March Madness 2012: 5 Most Complete Players of Sweet 16
When it gets down to the last 16 teams in college basketball, there are plenty of great college basketball players.
There are great scorers, great rebounders, great shooters, distributors and shot-blockers. Many college basketball players excel at one skill.
The hardest thing to find in college or even professional basketball are complete basketball players. Players that are versatile and can do multiple things on the floor.
There are some players that can do two things well, but these five players excel more than three areas of the game. Their versatility and overall dominance is invaluable to their teams.
Here are the five most complete players still standing.
5. Lorenzo Brown, North Carolina State
Brown has been the revelation of the NCAA tournament.
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Lorenzo Brown is definitely the least likely member of this esteemed group. His team was under the radar for much of the season and even though the Wolfpack was a popular pick to top San Diego State, it was a surprise entry in the Sweet 16.
The main reason for that is the heightened play of Brown. He is a skilled playmaker at point guard, but he is impacting the game outside of the traditional point guard role.
In the tournament, Brown has totaled 29 points, 15 assists, 15 rebounds and four steals in two tournament games. If you look back at his last five games he is averaging 14.4 points 7.4 assists, 5.2 rebounds and 2.4 steals per game. He is also shooting 60 percent on threes.
At 6'5", Brown isn't your average college point guard. He is a force to be reckoned with in every facet of the game.
4. Jared Sullinger, Ohio State
Sullinger is a very skilled big man.
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Jared Sullinger is a big man. Big men aren't necessarily known for being complete players. Sullinger bucks that trend.
He led his team in scoring, rebounding and blocked shots. He was also second in steals and shot an incredible 44.4 percent from three-point range.
Sullinger hasn't put up eye-popping numbers in the tournament, but he took over against Gonzaga when he needed to, hitting long jumpers, scoring on the block and just dominating inside.
He only averages 1.2 assists per game, but you would be hard-pressed to find a better passer out of the post than Sullinger.
3. Jae Crowder, Marquette
Crowder makes life difficult for opponents.
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Jae Crowder is an absolute beast. He is a beast on offense and a beast on defense. He is a strong a sturdy presence who has exceptional athleticism for a player of his dimensions.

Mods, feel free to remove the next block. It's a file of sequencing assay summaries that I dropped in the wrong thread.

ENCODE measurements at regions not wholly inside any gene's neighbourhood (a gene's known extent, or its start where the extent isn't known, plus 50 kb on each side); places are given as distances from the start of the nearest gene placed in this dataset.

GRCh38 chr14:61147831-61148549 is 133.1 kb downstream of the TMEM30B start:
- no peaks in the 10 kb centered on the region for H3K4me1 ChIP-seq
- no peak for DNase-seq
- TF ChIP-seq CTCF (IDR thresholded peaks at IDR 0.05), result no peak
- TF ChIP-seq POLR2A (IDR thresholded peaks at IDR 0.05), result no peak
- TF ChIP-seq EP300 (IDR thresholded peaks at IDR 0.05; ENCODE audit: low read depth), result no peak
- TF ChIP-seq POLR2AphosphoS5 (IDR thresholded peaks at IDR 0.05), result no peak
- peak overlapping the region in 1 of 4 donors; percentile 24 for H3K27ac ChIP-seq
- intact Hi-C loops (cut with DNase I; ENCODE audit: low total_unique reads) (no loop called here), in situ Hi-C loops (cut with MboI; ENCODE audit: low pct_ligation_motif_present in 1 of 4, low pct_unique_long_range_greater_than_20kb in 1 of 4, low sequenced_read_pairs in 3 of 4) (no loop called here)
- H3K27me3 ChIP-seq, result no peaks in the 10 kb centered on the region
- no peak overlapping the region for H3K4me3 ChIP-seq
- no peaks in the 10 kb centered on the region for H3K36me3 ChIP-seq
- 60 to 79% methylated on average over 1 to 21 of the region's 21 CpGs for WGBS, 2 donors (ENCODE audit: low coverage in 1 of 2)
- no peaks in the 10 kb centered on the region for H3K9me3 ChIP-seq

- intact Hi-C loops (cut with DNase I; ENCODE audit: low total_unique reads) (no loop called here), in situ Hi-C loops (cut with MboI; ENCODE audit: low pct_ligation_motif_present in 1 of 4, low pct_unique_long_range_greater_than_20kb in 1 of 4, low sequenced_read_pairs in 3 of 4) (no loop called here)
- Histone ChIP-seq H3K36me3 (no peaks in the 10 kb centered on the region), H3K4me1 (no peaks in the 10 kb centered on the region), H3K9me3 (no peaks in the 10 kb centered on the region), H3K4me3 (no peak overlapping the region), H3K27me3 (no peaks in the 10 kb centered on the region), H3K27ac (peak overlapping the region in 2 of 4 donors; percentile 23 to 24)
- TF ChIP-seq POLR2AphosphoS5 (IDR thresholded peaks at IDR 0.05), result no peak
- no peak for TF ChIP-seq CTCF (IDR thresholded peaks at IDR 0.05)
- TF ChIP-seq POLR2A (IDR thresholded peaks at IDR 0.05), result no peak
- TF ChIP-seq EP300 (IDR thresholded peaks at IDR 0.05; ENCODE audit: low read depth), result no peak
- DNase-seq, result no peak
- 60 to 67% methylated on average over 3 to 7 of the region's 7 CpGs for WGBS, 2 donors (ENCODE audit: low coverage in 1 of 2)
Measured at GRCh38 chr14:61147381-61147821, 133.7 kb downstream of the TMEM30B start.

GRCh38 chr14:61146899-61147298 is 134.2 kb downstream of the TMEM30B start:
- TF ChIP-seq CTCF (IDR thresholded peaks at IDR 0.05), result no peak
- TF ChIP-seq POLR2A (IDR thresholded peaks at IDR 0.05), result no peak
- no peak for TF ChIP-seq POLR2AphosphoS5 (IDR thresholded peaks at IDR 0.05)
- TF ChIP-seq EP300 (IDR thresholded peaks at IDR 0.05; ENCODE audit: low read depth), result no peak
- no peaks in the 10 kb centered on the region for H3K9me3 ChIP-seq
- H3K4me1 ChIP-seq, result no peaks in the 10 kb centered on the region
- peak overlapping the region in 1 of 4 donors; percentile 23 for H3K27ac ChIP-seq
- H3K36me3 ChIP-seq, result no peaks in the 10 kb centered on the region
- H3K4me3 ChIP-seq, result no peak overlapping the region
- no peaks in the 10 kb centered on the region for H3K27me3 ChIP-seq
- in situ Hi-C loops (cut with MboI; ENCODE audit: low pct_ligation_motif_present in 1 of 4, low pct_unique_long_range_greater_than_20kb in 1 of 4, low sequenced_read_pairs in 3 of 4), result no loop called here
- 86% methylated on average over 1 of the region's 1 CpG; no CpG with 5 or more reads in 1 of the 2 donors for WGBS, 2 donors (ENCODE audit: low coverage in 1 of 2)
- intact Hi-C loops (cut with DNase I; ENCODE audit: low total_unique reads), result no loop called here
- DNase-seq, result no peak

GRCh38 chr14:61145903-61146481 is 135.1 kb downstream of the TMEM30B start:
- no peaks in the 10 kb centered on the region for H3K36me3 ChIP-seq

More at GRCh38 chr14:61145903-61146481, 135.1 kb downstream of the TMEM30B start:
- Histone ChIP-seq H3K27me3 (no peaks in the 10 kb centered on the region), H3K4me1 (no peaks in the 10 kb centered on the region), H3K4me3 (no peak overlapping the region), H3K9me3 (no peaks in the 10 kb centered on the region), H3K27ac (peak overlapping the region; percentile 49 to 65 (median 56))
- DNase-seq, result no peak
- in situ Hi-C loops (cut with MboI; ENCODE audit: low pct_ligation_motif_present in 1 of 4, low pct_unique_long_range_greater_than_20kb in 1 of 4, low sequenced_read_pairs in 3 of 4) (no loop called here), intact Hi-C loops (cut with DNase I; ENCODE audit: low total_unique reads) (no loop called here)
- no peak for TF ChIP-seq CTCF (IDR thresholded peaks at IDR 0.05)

Crowder can score inside and out on offense and he can defend on the perimeter, in the post and in the open court.
He has leaped to ridiculous heights through the first two rounds of the tournament, averaging 21.0 points, 14.5 rebounds, 3.0 assists, 3.5 steals and 1.0 block per game.
Crowder has been phenomenal for Marquette and he is leaving no stone unturned in getting the job done.
2. Anthony Davis, Kentucky
Davis is the toughest matchup in college basketball.
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Anthony Davis has struck college basketball like a force of nature this season. If anyone hasn't gotten a chance to watch him play yet, do yourself a favor and tune in this weekend.
Davis is just a sensational player, leading his team in scoring, rebounding and blocked shots. He is putting up 14.3 points, 10.1 rebounds, 4.6 blocks and 1.3 steals per game.
The only thing he is really missing is perimeter shooting and distribution. Although, his low assist total doesn't tell the whole story because Davis is a very unselfish player. He's also dished out eight assists in two tournament games.
If this was a list of the most dynamic players, Davis would be topping it, but there is one player who has been a little bit more complete this season.
1. Draymond Green, Michigan State
Green makes all the necessary plays to win.
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It is almost scary to think what Draymond Green would do with the physical tools that Anthony Davis possesses. Green also has the advantage of four years of development, which is how he probably earned this spot.
Green averaged 16.3 points, 10.5 rebounds, 3.9 assists, 1.5 steals and just about a block per game. He has also developed into a deadly long-range shooter, hitting 40.2 percent of his threes.
He isn't only putting up numbers, but he is getting it done in a variety of ways at the most important times. Against St. Louis, Green closed the game going 4-of-6 from the field in the second half for 11 points, but he did so much more.
He also assisted on three late buckets while adding one of his own that helped seal the win. He also blocked this point blank shot pictured above that would have cut the Spartans' lead to two.
Draymond Green does more than any other player and he is doing it with a lot less surrounding talent. He isn't the flashiest, but he just does everything it takes to win.